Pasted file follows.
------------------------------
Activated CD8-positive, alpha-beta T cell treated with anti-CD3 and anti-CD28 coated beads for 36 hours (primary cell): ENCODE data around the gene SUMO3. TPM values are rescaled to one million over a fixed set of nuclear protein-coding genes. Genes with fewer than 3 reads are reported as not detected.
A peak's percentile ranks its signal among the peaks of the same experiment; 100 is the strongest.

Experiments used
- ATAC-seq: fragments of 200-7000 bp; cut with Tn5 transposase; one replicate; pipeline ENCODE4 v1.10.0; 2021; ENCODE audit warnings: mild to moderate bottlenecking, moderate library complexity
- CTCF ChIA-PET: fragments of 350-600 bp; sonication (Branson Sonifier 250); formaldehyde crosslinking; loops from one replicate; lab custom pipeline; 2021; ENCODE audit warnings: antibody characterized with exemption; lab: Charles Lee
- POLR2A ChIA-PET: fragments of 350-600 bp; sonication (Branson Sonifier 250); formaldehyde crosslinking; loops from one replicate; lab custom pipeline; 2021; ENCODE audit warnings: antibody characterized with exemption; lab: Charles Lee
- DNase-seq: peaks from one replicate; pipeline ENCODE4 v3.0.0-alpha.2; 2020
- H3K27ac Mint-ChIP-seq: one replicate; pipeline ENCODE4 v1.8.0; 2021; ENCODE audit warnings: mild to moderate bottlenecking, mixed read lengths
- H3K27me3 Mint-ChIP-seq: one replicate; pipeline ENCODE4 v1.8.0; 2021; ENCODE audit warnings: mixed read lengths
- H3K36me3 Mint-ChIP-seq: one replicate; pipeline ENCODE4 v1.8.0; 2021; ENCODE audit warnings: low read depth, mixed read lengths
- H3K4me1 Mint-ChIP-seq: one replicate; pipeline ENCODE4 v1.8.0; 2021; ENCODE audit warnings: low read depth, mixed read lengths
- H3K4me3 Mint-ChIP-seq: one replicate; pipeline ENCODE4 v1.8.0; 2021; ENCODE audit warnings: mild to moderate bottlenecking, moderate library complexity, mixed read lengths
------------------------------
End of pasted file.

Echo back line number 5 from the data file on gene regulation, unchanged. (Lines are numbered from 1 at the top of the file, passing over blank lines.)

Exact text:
- CTCF ChIA-PET: fragments of 350-600 bp; sonication (Branson Sonifier 250); formaldehyde crosslinking; loops from one replicate; lab custom pipeline; 2021; ENCODE audit warnings: antibody characterized with exemption; lab: Charles Lee